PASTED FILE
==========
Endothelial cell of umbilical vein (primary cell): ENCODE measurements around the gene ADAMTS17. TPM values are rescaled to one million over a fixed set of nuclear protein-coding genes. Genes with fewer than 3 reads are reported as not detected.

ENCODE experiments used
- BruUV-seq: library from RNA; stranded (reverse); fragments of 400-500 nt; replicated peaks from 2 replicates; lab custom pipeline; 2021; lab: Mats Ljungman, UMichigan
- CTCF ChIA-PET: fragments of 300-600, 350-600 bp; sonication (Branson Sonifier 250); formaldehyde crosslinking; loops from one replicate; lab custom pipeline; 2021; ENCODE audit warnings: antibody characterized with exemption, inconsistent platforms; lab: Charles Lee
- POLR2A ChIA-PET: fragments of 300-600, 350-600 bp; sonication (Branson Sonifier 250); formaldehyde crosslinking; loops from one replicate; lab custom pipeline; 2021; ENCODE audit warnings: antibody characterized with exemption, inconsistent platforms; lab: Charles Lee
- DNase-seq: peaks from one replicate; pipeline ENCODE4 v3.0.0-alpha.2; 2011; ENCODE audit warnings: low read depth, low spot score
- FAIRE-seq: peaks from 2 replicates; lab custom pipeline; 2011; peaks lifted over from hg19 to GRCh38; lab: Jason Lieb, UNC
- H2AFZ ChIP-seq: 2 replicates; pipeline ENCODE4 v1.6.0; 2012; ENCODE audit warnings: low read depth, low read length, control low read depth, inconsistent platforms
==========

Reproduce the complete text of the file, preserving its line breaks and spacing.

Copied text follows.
Endothelial cell of umbilical vein (primary cell): ENCODE measurements around the gene ADAMTS17. TPM values are rescaled to one million over a fixed set of nuclear protein-coding genes. Genes with fewer than 3 reads are reported as not detected.

ENCODE experiments used
- BruUV-seq: library from RNA; stranded (reverse); fragments of 400-500 nt; replicated peaks from 2 replicates; lab custom pipeline; 2021; lab: Mats Ljungman, UMichigan
- CTCF ChIA-PET: fragments of 300-600, 350-600 bp; sonication (Branson Sonifier 250); formaldehyde crosslinking; loops from one replicate; lab custom pipeline; 2021; ENCODE audit warnings: antibody characterized with exemption, inconsistent platforms; lab: Charles Lee
- POLR2A ChIA-PET: fragments of 300-600, 350-600 bp; sonication (Branson Sonifier 250); formaldehyde crosslinking; loops from one replicate; lab custom pipeline; 2021; ENCODE audit warnings: antibody characterized with exemption, inconsistent platforms; lab: Charles Lee
- DNase-seq: peaks from one replicate; pipeline ENCODE4 v3.0.0-alpha.2; 2011; ENCODE audit warnings: low read depth, low spot score
- FAIRE-seq: peaks from 2 replicates; lab custom pipeline; 2011; peaks lifted over from hg19 to GRCh38; lab: Jason Lieb, UNC
- H2AFZ ChIP-seq: 2 replicates; pipeline ENCODE4 v1.6.0; 2012; ENCODE audit warnings: low read depth, low read length, control low read depth, inconsistent platforms